But this unflinching honesty is what makes the novel so engaging, and what makes the ultimate resolution of Lauren’s story so affecting. Butler’s Parable novels aren’t for the faint of heart. But readers who stick with them will be glad that they did.
And speaking of glad, it’s time for my best read of the year.
Book One: Mighty Mighty by William Freedman
To call Mighty Mighty the most pleasant surprise of 2014 would be an understatement. This superhero satire goes from delightful to enthralling to shocking and it’s the perfect vehicle for Freedman’s manic inventiveness and unbounded comedic style.
Mighty Mighty is set in a world where super-powered people are so common that they’re mall cops. But when minions of the American Malevolence Institute descend on the Chesterfield Mall in St. Louis, the mall’s super contingent is forced to take up the fight: Orville Ortley—a.k.a. Mucus-Man; mild-mannered Mindy Maguire, who must reluctantly transform into her distractingly beautiful alter-ego Supermodel; superslacker Bobby Botler, also known as The Blur; and their seemingly un-heroic backoffice manager Shel Shapiro.
And that’s just the beginning of a story that becomes so sprawling and intertwined that it gives DC’s Silver and Bronze Ages a run for their money. Mighty Mighty is quick paced, funny and breezily embraces every convoluted comic book trapping. Freedman’s scathing eye is all-encompassing, but every satirical tackle is grounded in genuine love and respect.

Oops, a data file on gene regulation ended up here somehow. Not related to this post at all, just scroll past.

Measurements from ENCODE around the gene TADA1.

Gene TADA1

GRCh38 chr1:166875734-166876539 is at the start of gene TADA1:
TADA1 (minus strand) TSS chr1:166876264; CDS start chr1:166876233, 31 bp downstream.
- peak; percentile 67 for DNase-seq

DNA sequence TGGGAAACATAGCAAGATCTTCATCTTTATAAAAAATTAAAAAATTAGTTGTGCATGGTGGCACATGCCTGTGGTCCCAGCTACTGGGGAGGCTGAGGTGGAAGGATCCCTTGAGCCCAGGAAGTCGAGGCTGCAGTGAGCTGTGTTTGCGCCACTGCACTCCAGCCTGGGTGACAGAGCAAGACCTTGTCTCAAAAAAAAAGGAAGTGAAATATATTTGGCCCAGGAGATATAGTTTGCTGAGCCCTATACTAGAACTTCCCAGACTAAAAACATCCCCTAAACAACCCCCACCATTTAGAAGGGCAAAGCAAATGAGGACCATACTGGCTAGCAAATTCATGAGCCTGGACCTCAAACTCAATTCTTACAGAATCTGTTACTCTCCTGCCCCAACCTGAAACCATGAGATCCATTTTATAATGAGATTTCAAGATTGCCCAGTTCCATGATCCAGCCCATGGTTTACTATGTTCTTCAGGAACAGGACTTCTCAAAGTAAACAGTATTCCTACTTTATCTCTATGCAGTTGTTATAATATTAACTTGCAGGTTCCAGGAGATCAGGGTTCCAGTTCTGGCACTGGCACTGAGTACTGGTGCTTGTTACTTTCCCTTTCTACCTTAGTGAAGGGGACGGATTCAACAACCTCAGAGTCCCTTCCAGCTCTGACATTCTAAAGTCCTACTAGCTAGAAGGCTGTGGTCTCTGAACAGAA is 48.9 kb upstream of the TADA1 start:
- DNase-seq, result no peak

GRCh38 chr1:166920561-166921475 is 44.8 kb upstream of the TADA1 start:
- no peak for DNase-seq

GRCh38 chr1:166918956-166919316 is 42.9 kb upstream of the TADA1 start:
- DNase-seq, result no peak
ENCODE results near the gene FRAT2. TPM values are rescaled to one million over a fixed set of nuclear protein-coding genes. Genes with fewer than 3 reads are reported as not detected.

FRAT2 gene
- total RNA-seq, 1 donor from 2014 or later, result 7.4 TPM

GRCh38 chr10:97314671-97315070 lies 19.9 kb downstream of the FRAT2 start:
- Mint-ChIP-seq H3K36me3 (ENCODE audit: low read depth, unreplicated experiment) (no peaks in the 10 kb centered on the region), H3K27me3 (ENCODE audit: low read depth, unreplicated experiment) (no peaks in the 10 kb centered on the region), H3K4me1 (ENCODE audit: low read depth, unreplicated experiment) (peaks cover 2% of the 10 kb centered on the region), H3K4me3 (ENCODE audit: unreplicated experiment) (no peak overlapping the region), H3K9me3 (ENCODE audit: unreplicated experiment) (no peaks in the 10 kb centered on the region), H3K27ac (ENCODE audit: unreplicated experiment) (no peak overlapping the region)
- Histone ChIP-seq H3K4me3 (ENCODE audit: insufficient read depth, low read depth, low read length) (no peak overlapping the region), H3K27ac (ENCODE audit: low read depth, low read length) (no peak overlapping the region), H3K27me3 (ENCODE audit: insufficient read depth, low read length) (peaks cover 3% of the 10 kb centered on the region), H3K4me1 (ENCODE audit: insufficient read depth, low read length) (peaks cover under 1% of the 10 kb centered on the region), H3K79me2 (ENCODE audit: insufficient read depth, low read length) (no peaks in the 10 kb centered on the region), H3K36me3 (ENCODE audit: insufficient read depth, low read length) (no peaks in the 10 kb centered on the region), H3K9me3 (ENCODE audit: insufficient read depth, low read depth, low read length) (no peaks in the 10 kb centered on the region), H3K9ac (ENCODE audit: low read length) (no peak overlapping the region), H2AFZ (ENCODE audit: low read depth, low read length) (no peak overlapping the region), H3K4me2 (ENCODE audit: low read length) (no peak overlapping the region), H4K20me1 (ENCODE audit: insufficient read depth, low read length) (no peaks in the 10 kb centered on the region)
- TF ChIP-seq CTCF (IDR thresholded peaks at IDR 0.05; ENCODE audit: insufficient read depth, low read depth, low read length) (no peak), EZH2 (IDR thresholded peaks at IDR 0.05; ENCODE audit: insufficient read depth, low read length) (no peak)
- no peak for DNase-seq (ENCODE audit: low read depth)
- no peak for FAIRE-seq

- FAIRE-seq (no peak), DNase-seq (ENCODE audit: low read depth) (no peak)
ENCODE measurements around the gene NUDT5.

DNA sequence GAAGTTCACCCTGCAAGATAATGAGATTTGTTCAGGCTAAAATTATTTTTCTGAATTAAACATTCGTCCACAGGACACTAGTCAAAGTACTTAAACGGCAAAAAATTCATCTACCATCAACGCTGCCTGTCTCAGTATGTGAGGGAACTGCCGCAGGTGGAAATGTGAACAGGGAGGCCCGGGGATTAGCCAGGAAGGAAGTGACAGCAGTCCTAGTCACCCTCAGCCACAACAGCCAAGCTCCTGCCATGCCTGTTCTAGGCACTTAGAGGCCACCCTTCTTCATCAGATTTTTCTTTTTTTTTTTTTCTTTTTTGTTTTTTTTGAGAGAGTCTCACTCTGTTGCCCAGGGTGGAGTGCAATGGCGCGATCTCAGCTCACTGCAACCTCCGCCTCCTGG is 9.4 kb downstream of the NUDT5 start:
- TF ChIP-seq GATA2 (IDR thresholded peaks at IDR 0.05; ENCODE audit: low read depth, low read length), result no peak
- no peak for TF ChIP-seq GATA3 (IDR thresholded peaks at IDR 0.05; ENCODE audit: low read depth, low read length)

Chock full of terrific characters, furious action and jaw-dropping plot twists, Mighty Mighty is my pick for the mightiest book of 2014.
Best Graphic Novel: Sex Criminals (Vol. 1) by Matt Fraction and Chip Zdarsky
Sex Criminals is largely responsible for bringing me back into the comic-reading fold last year, and what a wonderful homecoming it has been.
Sex Criminals is about Suzy, a girl who stops time whenever she has an orgasm. When she meets Jon, who has the same ability, they do what any loving couple in a similar situation would do: rob a bank.
Sex Criminals is unique and intriguing, and despite its overtly sexual premise, it isn’t juvenile or prurient. It deals frankly with sex, but within the context of a smart, character-driven story. And it’s maybe the funniest comic I’ve ever read.
Which puts it into stark contrast with my worst read of the year:
Worst Read: The Ammonite Violin and Others by Caitlin R. Kiernan
This story collection had such promise, with its darkly fantastic, mythological bent. And Kiernan can really write.
But this book is just a fraught downer. Every story is about sexual violence, and I can only tolerate so many variations on the theme of rape before punching out.
So if you want stories with seeds of hope or transcendence, look elsewhere. But if you identify primarily as a victim and demand that the world bear witness to every scrap of your pain, this collection is right up your alley. You should feel at home wallowing in these pools of ice-cold emotional vomit.
And there you have my list for 2014, the standouts in a year of mostly solid reads. You can purchase any of these books by clicking on their cover images. If you read any of them based on my recommendation, leave a comment and let me know what you thought. And if you have any titles of your own to recommend, I’m all ears. There’s always room on the shelf for one more!